A wireless phone is actually a radio with a transmitter and a receiver that uses radio frequencies, instead of telephone wire, to connect callers. They are not associated with one fixed location or address. A caller using a cell phone could be calling from anywhere. While the location of the cell tower used to carry a 911 call may provide a general location of the caller, that information is not normally specific enough for rescue personnel to deliver assistance to the caller quickly.

In addition to other efforts to promote coordinated emergency services, the FCC has adopted wireless 911 rules. These rules are aimed at improving the reliability of wireless 911 services and identifying the location of wireless 911 callers to enable emergency response personnel to provide assistance to them much more quickly.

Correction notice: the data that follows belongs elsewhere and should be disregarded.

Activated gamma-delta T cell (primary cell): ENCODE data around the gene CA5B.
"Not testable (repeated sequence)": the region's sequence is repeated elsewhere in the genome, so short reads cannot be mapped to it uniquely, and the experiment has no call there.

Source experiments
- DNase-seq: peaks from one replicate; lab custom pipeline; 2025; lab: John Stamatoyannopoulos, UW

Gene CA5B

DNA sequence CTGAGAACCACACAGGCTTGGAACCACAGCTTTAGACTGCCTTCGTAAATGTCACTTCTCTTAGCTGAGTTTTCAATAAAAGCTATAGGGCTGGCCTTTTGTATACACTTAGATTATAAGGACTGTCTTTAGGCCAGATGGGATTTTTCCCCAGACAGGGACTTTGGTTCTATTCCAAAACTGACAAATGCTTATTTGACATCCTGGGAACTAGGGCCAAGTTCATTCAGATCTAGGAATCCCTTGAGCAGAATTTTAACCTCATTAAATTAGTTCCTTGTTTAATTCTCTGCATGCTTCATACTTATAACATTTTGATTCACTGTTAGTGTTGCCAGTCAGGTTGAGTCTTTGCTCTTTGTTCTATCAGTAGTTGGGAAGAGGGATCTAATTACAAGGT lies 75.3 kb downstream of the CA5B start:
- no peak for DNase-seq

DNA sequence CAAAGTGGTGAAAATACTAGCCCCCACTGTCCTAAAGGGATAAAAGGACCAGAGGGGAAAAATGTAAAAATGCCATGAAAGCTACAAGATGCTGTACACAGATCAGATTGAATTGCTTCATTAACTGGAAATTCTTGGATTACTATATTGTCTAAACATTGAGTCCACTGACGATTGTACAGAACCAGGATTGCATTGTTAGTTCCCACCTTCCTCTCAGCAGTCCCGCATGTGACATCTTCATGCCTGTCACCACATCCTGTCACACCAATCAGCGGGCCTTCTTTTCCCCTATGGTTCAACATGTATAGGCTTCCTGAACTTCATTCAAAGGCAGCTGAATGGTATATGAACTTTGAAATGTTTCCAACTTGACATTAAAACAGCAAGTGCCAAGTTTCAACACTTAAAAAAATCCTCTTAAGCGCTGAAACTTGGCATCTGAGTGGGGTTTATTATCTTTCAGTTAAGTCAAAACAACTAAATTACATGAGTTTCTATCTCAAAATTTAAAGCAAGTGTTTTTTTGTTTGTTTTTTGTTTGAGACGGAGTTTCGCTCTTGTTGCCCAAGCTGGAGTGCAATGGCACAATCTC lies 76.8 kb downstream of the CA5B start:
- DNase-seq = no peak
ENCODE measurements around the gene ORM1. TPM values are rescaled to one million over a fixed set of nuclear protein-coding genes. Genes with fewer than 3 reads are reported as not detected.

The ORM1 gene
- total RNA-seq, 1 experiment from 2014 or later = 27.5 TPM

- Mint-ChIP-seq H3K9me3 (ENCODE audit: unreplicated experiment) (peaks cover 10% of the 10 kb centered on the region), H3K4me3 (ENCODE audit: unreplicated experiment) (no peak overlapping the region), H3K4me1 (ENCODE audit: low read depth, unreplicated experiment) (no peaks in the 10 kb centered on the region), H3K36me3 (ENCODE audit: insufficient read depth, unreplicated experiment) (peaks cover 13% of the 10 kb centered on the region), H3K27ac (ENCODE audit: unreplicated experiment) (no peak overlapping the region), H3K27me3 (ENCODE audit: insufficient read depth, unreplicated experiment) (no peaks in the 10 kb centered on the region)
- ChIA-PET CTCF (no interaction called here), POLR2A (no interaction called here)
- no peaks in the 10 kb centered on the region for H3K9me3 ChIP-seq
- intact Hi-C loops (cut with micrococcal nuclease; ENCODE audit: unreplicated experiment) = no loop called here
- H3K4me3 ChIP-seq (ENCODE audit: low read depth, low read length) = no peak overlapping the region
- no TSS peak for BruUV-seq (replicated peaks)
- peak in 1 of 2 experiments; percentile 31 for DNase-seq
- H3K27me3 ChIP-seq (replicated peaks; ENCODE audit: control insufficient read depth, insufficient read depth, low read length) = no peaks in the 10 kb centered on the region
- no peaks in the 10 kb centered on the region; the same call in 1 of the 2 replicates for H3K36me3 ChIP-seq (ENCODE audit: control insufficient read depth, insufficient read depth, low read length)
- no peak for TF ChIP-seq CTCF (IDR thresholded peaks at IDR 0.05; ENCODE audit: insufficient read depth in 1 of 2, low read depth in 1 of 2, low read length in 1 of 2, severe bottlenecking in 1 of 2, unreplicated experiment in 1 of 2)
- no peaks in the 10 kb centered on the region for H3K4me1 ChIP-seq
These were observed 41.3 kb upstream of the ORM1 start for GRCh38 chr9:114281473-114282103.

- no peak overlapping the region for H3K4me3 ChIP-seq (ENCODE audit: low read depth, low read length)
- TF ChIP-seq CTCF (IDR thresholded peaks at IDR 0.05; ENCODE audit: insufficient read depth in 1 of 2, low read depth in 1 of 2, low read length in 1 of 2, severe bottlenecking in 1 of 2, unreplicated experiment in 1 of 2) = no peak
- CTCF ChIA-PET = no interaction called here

The FCC’s Phase II E911 rules: 

  • Requires wireless carriers, within six months of a valid request by a PSAP (Emergency Communications Center), to begin providing more precise location information, specifically, the latitude and longitude of the caller. The new equipment in place in the Marion County Emergency Communications Center displays this location information to Communications Officers.
  • This location information must meet FCC accuracy standards – generally, it must be accurate to within 50-300 meters (depending on the type of technology used).

If you use a de-activated cell phone to make a 911 call, the Communications Officer may not be able to accurately and automatically determine your location. And because wireless 911 location information will not be available everywhere immediately, it is important for citizens calling 911 from cell phones to remember the following: